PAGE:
Give the screenwriters credit, the endings might be predictable, but the plots are not; there’s almost always enough suspense – and fast-paced action – to keep you from switching the NBA League Pass feed to another game. And you can count on new and creative ways to thwart the protagonists down the stretch.

A , down one point with a minute to go against the Golden State Warriors. A that sinks an upset bid vs. the Milwaukee Bucks. Juggling, fumbling, kick-balling – turnovers that almost strain credulity with games in the balance. Kids doing the darndest things, you know?

It all just makes for surprisingly compelling TV – or live theater, if you were at Crytpo.com Arena for Saturday’s matinee, when an elite Clippers team (35-16) had to lean on Paul George’s 15-point fourth quarter .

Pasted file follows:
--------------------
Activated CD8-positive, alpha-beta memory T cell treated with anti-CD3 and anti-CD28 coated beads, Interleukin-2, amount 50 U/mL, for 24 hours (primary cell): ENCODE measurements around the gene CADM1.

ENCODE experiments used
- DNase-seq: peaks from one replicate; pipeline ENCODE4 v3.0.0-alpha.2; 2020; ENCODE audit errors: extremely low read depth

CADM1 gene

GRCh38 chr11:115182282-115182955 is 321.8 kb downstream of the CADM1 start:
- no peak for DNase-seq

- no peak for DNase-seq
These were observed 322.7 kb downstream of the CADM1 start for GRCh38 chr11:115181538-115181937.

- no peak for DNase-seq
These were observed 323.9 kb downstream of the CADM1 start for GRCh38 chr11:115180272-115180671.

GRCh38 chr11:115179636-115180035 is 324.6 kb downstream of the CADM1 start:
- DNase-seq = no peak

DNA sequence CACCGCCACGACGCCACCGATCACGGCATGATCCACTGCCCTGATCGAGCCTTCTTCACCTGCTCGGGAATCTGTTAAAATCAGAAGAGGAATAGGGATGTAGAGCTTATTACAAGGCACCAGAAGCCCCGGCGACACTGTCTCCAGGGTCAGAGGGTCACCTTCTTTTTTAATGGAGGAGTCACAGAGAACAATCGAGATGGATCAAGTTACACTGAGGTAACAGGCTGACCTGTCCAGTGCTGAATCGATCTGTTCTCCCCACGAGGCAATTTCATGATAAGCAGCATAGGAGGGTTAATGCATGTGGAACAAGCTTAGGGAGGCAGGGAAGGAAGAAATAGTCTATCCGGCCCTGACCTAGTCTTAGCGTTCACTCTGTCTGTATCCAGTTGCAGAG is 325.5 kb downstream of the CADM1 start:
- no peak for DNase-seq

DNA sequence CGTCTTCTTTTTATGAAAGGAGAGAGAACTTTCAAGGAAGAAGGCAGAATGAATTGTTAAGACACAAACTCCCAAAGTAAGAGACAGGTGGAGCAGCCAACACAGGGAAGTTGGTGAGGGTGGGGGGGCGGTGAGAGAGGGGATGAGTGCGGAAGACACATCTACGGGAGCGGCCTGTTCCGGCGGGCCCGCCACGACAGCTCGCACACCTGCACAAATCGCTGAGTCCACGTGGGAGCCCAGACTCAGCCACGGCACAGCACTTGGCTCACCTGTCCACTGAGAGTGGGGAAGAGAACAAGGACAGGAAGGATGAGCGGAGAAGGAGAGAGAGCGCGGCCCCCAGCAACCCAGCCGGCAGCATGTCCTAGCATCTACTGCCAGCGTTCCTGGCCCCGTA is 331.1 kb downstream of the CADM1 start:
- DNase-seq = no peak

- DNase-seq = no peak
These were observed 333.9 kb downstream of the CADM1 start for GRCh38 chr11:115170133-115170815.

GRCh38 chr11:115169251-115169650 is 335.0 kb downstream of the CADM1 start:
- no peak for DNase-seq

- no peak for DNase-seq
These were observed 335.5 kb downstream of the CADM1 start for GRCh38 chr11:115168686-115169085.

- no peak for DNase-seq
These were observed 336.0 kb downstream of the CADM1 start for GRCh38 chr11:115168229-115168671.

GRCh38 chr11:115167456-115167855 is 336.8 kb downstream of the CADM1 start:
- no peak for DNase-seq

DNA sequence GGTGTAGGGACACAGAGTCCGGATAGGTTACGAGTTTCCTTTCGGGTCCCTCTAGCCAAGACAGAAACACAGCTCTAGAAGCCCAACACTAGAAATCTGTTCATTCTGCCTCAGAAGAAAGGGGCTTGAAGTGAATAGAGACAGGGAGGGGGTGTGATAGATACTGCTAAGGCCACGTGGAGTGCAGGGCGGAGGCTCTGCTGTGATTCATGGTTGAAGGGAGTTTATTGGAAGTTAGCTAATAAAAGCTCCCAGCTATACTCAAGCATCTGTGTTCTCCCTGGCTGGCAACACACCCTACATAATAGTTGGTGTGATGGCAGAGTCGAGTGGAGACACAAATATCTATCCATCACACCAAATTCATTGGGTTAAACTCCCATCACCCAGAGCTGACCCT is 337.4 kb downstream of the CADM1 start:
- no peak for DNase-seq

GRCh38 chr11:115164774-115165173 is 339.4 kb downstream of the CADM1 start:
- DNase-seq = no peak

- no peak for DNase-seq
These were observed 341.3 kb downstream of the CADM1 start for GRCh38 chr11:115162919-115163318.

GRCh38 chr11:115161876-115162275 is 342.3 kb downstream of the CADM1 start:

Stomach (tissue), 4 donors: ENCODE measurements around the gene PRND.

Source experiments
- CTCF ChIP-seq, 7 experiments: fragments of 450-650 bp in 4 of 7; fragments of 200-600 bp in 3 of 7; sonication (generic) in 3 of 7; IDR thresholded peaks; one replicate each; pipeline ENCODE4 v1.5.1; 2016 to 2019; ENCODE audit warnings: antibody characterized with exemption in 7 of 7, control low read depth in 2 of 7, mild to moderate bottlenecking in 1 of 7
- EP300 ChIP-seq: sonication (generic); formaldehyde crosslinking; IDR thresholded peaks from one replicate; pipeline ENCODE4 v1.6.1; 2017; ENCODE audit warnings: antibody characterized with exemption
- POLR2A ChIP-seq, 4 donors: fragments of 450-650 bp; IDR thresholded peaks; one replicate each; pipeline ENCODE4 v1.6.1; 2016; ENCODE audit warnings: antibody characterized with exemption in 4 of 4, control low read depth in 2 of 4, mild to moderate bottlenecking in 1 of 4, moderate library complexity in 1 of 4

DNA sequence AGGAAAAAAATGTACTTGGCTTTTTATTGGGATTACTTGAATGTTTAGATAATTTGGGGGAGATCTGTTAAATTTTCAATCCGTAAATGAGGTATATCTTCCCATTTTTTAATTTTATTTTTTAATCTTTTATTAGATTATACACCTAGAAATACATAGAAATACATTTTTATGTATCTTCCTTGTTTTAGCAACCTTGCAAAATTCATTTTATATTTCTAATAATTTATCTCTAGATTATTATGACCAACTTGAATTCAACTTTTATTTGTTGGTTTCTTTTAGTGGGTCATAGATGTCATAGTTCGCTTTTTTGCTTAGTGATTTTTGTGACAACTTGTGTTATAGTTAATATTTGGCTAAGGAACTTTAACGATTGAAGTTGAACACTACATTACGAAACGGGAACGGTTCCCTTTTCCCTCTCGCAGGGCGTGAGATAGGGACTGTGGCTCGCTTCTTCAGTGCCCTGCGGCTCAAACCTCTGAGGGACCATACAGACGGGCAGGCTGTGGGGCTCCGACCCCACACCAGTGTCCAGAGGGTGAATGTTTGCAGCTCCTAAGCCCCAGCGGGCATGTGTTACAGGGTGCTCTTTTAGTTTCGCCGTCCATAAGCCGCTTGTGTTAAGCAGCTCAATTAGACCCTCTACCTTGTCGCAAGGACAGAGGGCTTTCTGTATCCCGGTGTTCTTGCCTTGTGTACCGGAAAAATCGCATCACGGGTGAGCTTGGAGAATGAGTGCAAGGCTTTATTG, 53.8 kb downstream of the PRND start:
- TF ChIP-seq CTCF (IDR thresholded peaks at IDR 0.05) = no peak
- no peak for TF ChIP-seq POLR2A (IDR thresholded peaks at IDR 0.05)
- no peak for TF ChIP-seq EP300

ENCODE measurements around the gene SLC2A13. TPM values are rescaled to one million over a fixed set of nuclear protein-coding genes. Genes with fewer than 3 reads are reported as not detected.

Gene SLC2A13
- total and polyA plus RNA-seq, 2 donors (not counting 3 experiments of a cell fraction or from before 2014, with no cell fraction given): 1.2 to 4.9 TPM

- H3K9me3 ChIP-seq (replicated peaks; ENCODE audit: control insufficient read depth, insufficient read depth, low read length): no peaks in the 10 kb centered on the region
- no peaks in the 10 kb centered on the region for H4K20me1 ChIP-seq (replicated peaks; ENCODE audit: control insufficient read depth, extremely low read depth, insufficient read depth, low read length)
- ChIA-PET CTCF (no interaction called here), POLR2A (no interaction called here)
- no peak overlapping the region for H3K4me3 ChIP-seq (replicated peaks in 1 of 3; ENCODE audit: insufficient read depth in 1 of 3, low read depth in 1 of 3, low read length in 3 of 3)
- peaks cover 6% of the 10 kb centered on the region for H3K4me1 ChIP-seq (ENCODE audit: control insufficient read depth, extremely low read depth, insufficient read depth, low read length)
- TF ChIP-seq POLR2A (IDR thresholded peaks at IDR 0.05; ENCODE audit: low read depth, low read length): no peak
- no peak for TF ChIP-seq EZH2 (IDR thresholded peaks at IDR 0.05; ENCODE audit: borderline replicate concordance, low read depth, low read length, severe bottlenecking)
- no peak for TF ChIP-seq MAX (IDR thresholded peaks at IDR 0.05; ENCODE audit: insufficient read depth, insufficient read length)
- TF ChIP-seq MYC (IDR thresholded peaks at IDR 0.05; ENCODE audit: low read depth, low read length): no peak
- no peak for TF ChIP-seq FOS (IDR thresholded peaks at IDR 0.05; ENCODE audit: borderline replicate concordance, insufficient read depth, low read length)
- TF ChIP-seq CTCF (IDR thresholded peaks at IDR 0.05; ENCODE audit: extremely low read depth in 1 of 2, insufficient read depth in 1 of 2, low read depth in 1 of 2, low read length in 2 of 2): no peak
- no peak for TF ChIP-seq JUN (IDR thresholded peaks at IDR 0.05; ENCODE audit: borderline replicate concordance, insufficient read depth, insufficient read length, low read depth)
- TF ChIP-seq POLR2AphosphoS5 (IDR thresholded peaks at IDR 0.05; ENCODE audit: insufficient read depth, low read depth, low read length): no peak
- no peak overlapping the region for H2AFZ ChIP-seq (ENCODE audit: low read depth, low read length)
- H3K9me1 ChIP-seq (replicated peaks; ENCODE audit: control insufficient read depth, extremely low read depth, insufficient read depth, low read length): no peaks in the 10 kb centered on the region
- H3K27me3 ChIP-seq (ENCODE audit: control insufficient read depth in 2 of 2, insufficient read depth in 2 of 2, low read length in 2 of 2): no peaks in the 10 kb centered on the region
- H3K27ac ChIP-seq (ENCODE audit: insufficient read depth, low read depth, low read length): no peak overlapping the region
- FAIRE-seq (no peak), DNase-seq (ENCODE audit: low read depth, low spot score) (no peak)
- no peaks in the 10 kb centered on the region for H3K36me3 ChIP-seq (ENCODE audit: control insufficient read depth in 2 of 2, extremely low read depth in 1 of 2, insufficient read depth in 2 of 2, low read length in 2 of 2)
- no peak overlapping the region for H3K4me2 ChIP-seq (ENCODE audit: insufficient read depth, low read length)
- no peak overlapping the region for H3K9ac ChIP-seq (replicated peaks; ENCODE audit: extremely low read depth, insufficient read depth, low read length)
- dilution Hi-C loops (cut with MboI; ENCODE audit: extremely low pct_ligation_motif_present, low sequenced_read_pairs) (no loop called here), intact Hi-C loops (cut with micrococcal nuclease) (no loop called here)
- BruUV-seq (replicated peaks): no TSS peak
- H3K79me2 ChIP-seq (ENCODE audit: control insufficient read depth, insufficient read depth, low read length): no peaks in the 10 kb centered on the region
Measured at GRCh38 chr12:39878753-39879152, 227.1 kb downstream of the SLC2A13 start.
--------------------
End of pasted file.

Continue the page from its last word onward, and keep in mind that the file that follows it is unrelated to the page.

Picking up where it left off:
And because we’re lookie-loos in Los Angeles and not exasperated, long-suffering fans in Detroit who haven’t witnessed a postseason victory since 2009, in my household Pistons games have become a familiar source of entertainment.

We started tuning in regularly, my basketball-loving teenage daughter and I, to bear witness to the history that was unfolding late last year. Probably you did too, unable to look away during Detroit’s NBA-record 28 consecutive losses to tie the Philadelphia 76ers’ ignominious mark – the Pistons’ worse, I guess, because they did it all in the same season.

When Detroit , my kid and I were in the stands at Pauley Pavilion. Our attention – and that of dudes from USC seated in the row directly behind us – divided between the USC-UCLA women’s game on the floor and the Pistons’ game on my phone. Eventually Detroit won, 129-127, that long-awaited triumph coming at the expense of the Toronto Raptors.